Foster care group homes are supervised living arrangements for any minor or adult who is unable to live in a traditional family environment.
Differences Between Foster Care and Group Homes:
Age of Residents:
Foster Care – provides a temporary family to minors under the age of 18
Group Homes – a living arrangement for adults or children who are unable to live independently
Reasons for Placements:
Foster Care – these children are often unable to live with their families because of abuse, neglect, parental imprisonment, or behavioral issues.
Group Homes – this type of arrangement is usually for adults or children with disabilities or behavior problems, where they can get the professional assistance they need. However, some group homes are staffed with relatively young shift workers with high turnover.
Foster Care – foster families are given funds by a state or county social service agency, who then monitors decisions related to care.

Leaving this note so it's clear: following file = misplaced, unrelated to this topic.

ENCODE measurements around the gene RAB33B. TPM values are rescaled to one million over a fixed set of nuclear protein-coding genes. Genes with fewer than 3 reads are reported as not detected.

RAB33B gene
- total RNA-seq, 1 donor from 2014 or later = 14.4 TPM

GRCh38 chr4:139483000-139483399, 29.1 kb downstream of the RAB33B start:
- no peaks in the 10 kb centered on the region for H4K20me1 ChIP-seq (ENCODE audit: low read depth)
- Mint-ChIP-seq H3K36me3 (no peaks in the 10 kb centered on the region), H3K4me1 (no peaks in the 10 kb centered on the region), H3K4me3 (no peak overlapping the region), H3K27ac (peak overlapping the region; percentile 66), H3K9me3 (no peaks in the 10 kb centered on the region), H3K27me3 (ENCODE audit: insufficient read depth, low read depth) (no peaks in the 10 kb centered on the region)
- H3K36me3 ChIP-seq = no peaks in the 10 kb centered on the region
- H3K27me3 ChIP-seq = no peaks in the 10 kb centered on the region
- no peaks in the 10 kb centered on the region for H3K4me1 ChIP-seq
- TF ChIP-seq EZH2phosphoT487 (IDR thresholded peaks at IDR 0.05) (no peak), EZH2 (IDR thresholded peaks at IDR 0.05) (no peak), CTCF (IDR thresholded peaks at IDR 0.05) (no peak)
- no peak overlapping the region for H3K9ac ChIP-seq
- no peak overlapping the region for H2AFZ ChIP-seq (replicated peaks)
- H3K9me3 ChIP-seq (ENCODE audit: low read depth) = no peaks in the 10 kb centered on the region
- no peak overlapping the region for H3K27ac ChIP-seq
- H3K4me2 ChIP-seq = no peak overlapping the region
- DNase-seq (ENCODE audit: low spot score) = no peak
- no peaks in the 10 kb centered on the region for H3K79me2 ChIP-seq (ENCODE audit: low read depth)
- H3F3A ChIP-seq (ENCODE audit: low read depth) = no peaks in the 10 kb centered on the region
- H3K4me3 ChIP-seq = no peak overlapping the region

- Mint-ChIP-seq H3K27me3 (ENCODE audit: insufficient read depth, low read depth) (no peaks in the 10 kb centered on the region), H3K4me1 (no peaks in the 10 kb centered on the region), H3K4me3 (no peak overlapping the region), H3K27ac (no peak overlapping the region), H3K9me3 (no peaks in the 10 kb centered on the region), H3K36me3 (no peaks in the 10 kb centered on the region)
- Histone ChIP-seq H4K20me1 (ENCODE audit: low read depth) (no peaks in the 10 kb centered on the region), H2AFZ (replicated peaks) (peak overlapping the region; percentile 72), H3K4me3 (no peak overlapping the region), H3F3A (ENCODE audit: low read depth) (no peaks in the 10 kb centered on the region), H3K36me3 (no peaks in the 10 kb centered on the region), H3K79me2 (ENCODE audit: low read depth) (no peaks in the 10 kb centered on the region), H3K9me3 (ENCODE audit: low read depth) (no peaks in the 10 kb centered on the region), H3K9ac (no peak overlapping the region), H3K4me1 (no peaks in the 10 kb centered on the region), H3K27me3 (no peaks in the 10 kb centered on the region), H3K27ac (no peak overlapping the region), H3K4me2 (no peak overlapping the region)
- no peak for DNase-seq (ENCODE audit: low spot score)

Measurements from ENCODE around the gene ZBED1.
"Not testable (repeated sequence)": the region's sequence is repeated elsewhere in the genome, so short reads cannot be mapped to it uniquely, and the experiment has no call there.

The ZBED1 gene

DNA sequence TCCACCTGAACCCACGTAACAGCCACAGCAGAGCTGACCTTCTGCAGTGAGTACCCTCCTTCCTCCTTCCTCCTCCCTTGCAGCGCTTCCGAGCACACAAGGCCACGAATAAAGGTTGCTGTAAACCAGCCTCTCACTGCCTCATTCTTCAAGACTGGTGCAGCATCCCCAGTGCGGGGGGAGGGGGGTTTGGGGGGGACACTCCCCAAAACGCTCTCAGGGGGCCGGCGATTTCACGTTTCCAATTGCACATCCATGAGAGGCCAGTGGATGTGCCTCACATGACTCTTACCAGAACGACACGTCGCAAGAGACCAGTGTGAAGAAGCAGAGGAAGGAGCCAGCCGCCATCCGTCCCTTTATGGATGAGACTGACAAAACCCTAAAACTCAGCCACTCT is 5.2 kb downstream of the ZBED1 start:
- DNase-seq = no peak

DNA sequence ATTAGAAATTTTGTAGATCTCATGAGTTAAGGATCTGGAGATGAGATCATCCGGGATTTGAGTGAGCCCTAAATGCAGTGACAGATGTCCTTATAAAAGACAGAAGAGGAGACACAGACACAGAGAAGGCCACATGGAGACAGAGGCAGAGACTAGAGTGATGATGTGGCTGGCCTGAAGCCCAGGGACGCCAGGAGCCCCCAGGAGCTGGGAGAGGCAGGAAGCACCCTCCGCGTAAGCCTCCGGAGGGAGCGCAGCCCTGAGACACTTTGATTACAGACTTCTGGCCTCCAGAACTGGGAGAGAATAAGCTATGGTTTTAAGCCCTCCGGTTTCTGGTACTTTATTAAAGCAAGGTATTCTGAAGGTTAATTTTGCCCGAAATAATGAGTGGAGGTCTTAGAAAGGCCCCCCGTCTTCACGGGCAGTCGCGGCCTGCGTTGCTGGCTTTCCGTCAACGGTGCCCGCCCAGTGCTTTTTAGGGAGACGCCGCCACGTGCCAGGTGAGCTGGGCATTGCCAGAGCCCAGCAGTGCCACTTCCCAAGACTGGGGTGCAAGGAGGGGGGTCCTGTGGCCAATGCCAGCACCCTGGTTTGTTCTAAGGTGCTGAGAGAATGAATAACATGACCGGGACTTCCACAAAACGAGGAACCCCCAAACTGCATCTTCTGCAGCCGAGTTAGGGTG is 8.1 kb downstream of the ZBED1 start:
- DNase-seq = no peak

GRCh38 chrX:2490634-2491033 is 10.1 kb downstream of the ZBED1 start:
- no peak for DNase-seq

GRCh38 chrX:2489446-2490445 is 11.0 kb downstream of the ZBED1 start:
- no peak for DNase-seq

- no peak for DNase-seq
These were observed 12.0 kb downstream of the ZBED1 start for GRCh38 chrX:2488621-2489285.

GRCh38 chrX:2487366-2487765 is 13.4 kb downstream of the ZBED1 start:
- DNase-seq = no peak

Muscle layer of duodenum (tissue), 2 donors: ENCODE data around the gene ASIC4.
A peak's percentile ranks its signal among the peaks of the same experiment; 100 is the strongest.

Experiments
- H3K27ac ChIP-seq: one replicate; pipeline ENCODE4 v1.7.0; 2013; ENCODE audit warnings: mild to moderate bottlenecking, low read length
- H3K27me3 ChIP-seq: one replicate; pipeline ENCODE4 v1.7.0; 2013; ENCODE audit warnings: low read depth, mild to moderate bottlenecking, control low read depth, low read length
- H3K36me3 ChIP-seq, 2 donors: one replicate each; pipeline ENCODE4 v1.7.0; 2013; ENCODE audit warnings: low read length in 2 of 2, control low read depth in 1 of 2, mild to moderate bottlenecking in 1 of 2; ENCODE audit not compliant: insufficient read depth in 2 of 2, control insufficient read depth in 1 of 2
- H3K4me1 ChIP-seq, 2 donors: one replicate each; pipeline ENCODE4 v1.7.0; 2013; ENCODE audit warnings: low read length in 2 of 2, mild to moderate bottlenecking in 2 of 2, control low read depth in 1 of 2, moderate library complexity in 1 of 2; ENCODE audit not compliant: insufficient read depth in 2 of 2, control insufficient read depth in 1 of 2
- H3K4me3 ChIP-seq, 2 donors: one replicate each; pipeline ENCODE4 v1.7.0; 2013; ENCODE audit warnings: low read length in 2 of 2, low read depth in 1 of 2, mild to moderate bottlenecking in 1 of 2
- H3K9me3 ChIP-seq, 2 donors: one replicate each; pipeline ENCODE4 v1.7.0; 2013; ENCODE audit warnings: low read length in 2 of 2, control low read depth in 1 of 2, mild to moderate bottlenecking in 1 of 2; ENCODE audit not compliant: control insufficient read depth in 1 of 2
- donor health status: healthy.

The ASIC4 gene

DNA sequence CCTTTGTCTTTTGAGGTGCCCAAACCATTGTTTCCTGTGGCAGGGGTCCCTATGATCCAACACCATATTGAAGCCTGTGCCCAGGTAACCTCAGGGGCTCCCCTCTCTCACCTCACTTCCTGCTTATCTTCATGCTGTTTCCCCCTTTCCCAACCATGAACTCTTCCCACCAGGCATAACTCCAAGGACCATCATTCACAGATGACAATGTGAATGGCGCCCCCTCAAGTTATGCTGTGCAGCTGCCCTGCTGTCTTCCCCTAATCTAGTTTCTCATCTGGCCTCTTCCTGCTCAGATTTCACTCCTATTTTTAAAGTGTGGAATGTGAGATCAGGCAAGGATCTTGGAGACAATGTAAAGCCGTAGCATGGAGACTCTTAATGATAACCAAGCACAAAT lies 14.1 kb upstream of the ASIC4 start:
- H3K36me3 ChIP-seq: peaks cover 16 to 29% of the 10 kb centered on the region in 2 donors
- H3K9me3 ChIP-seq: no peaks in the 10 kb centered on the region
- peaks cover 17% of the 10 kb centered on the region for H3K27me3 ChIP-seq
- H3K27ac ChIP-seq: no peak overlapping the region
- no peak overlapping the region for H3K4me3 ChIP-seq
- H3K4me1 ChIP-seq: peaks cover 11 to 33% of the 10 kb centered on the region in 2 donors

Group Homes - can be financed by organizations, either profit or nonprofit, or funded by the government.
Goals of Care:
Foster Care – to provide children with a safe temporary environment until they can rejoin their family, become adopted, or until they become an adult at the age of 18.
Group Homes - to either provide long-term care to children with unsettling behaviors or to help people become independent so they eventually can live on their own.
Unfortunately, both foster care and foster care group homes are not able to accommodate the many people in need of their services. It is not out of the norm to have waiting lists to receive foster care or be admitted to group homes.
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